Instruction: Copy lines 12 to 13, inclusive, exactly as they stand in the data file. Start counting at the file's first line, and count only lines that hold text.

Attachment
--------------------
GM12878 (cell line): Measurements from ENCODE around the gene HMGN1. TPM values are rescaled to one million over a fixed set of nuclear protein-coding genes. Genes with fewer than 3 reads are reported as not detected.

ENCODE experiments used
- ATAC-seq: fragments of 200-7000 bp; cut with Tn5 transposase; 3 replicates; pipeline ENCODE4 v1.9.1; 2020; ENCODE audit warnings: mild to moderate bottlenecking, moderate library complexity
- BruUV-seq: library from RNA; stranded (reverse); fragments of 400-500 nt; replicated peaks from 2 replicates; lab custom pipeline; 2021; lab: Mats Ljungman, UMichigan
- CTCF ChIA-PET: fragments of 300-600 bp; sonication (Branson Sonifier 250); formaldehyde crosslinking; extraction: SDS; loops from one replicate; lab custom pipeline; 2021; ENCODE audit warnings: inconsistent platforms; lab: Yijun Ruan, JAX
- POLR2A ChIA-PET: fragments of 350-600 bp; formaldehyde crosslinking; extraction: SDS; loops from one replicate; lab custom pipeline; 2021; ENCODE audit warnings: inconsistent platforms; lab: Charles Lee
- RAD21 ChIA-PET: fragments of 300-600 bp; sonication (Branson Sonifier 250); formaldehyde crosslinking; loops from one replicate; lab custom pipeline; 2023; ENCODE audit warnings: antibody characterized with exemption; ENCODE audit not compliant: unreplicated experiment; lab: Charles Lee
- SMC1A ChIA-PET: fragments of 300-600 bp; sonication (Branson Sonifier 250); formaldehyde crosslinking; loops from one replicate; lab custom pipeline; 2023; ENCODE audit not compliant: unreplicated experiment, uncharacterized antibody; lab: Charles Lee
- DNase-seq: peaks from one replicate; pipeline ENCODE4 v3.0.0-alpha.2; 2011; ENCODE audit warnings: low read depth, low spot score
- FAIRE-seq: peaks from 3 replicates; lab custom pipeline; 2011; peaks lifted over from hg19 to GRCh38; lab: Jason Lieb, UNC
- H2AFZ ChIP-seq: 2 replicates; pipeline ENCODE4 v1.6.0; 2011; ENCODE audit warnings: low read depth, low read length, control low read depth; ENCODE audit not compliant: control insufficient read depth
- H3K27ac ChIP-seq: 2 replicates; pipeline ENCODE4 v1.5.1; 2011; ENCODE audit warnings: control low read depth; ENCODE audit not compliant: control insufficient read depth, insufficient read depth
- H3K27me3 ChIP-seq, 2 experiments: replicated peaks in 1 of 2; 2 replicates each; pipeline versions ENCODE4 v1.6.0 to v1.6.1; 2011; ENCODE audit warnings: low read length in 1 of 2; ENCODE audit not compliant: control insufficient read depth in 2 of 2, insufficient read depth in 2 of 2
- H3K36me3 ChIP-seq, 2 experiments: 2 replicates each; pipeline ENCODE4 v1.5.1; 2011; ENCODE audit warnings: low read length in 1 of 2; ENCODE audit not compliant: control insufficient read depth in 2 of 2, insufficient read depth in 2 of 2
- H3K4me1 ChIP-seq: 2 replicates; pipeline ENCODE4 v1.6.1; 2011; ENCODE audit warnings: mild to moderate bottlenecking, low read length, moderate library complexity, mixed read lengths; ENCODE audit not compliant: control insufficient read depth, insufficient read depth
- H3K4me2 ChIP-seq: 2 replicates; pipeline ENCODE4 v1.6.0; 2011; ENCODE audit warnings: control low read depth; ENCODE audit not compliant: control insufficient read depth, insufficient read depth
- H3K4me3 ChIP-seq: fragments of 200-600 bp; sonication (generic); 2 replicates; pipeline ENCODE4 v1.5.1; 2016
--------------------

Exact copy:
- H3K27ac ChIP-seq: 2 replicates; pipeline ENCODE4 v1.5.1; 2011; ENCODE audit warnings: control low read depth; ENCODE audit not compliant: control insufficient read depth, insufficient read depth
- H3K27me3 ChIP-seq, 2 experiments: replicated peaks in 1 of 2; 2 replicates each; pipeline versions ENCODE4 v1.6.0 to v1.6.1; 2011; ENCODE audit warnings: low read length in 1 of 2; ENCODE audit not compliant: control insufficient read depth in 2 of 2, insufficient read depth in 2 of 2